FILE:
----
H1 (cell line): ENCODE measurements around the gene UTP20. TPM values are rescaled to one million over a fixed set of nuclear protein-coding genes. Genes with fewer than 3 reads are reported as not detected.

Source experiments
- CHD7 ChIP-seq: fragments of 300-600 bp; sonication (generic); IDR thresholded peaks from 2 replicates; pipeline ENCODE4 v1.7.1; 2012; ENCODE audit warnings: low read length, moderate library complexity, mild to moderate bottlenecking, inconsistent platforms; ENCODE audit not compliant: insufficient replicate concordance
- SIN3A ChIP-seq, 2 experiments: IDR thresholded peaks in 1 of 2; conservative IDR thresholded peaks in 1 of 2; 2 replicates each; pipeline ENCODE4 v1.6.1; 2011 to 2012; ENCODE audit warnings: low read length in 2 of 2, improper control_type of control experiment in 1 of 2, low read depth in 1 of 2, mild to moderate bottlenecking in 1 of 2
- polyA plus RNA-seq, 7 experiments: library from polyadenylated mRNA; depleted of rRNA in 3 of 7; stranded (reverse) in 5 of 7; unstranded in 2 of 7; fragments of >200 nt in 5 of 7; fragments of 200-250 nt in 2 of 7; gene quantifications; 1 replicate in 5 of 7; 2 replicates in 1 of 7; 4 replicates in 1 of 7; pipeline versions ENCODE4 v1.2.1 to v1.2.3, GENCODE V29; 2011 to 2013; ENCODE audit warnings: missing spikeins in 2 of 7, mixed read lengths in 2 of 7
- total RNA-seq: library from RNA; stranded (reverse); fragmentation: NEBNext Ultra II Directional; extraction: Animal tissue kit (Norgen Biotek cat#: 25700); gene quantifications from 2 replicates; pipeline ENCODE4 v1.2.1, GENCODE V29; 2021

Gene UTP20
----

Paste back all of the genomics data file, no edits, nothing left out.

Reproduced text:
H1 (cell line): ENCODE measurements around the gene UTP20. TPM values are rescaled to one million over a fixed set of nuclear protein-coding genes. Genes with fewer than 3 reads are reported as not detected.

Source experiments
- CHD7 ChIP-seq: fragments of 300-600 bp; sonication (generic); IDR thresholded peaks from 2 replicates; pipeline ENCODE4 v1.7.1; 2012; ENCODE audit warnings: low read length, moderate library complexity, mild to moderate bottlenecking, inconsistent platforms; ENCODE audit not compliant: insufficient replicate concordance
- SIN3A ChIP-seq, 2 experiments: IDR thresholded peaks in 1 of 2; conservative IDR thresholded peaks in 1 of 2; 2 replicates each; pipeline ENCODE4 v1.6.1; 2011 to 2012; ENCODE audit warnings: low read length in 2 of 2, improper control_type of control experiment in 1 of 2, low read depth in 1 of 2, mild to moderate bottlenecking in 1 of 2
- polyA plus RNA-seq, 7 experiments: library from polyadenylated mRNA; depleted of rRNA in 3 of 7; stranded (reverse) in 5 of 7; unstranded in 2 of 7; fragments of >200 nt in 5 of 7; fragments of 200-250 nt in 2 of 7; gene quantifications; 1 replicate in 5 of 7; 2 replicates in 1 of 7; 4 replicates in 1 of 7; pipeline versions ENCODE4 v1.2.1 to v1.2.3, GENCODE V29; 2011 to 2013; ENCODE audit warnings: missing spikeins in 2 of 7, mixed read lengths in 2 of 7
- total RNA-seq: library from RNA; stranded (reverse); fragmentation: NEBNext Ultra II Directional; extraction: Animal tissue kit (Norgen Biotek cat#: 25700); gene quantifications from 2 replicates; pipeline ENCODE4 v1.2.1, GENCODE V29; 2021

Gene UTP20